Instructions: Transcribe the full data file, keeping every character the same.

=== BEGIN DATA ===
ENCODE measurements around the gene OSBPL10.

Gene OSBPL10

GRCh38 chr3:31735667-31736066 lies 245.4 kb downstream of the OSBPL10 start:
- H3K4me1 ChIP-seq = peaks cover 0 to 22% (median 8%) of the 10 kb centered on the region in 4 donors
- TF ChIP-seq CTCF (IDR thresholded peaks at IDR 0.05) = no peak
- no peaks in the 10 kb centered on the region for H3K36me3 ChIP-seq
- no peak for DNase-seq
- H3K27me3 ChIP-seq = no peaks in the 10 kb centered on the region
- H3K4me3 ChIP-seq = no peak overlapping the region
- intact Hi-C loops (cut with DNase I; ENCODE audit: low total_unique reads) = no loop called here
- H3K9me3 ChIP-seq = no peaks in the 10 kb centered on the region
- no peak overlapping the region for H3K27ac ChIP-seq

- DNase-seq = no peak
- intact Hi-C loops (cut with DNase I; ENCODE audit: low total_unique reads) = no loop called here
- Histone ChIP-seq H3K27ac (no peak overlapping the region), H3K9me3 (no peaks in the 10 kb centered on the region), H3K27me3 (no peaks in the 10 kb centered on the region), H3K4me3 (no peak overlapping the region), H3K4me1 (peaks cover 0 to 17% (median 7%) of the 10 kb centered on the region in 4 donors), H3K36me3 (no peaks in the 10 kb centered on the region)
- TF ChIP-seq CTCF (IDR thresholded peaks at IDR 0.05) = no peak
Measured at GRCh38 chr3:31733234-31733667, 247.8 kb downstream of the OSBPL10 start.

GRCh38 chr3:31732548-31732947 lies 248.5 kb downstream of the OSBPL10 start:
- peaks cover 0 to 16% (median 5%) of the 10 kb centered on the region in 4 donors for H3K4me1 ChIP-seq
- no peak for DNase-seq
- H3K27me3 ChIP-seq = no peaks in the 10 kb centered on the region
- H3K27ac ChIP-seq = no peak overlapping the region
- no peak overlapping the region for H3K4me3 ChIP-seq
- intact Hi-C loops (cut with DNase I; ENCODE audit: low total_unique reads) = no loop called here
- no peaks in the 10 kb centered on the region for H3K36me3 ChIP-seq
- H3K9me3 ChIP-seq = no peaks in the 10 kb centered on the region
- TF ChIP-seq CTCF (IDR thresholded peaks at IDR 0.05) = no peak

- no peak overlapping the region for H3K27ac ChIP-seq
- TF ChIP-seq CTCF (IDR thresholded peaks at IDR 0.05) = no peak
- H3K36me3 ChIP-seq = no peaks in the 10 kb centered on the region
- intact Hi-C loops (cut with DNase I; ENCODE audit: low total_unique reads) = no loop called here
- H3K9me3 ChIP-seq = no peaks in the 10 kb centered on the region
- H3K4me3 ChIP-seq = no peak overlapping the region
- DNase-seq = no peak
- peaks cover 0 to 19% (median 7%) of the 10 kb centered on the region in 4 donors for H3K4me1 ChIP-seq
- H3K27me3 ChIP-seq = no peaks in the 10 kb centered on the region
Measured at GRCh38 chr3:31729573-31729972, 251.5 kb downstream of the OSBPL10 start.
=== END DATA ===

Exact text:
ENCODE measurements around the gene OSBPL10.

Gene OSBPL10

GRCh38 chr3:31735667-31736066 lies 245.4 kb downstream of the OSBPL10 start:
- H3K4me1 ChIP-seq = peaks cover 0 to 22% (median 8%) of the 10 kb centered on the region in 4 donors
- TF ChIP-seq CTCF (IDR thresholded peaks at IDR 0.05) = no peak
- no peaks in the 10 kb centered on the region for H3K36me3 ChIP-seq
- no peak for DNase-seq
- H3K27me3 ChIP-seq = no peaks in the 10 kb centered on the region
- H3K4me3 ChIP-seq = no peak overlapping the region
- intact Hi-C loops (cut with DNase I; ENCODE audit: low total_unique reads) = no loop called here
- H3K9me3 ChIP-seq = no peaks in the 10 kb centered on the region
- no peak overlapping the region for H3K27ac ChIP-seq

- DNase-seq = no peak
- intact Hi-C loops (cut with DNase I; ENCODE audit: low total_unique reads) = no loop called here
- Histone ChIP-seq H3K27ac (no peak overlapping the region), H3K9me3 (no peaks in the 10 kb centered on the region), H3K27me3 (no peaks in the 10 kb centered on the region), H3K4me3 (no peak overlapping the region), H3K4me1 (peaks cover 0 to 17% (median 7%) of the 10 kb centered on the region in 4 donors), H3K36me3 (no peaks in the 10 kb centered on the region)
- TF ChIP-seq CTCF (IDR thresholded peaks at IDR 0.05) = no peak
Measured at GRCh38 chr3:31733234-31733667, 247.8 kb downstream of the OSBPL10 start.

GRCh38 chr3:31732548-31732947 lies 248.5 kb downstream of the OSBPL10 start:
- peaks cover 0 to 16% (median 5%) of the 10 kb centered on the region in 4 donors for H3K4me1 ChIP-seq
- no peak for DNase-seq
- H3K27me3 ChIP-seq = no peaks in the 10 kb centered on the region
- H3K27ac ChIP-seq = no peak overlapping the region
- no peak overlapping the region for H3K4me3 ChIP-seq
- intact Hi-C loops (cut with DNase I; ENCODE audit: low total_unique reads) = no loop called here
- no peaks in the 10 kb centered on the region for H3K36me3 ChIP-seq
- H3K9me3 ChIP-seq = no peaks in the 10 kb centered on the region
- TF ChIP-seq CTCF (IDR thresholded peaks at IDR 0.05) = no peak

- no peak overlapping the region for H3K27ac ChIP-seq
- TF ChIP-seq CTCF (IDR thresholded peaks at IDR 0.05) = no peak
- H3K36me3 ChIP-seq = no peaks in the 10 kb centered on the region
- intact Hi-C loops (cut with DNase I; ENCODE audit: low total_unique reads) = no loop called here
- H3K9me3 ChIP-seq = no peaks in the 10 kb centered on the region
- H3K4me3 ChIP-seq = no peak overlapping the region
- DNase-seq = no peak
- peaks cover 0 to 19% (median 7%) of the 10 kb centered on the region in 4 donors for H3K4me1 ChIP-seq
- H3K27me3 ChIP-seq = no peaks in the 10 kb centered on the region
Measured at GRCh38 chr3:31729573-31729972, 251.5 kb downstream of the OSBPL10 start.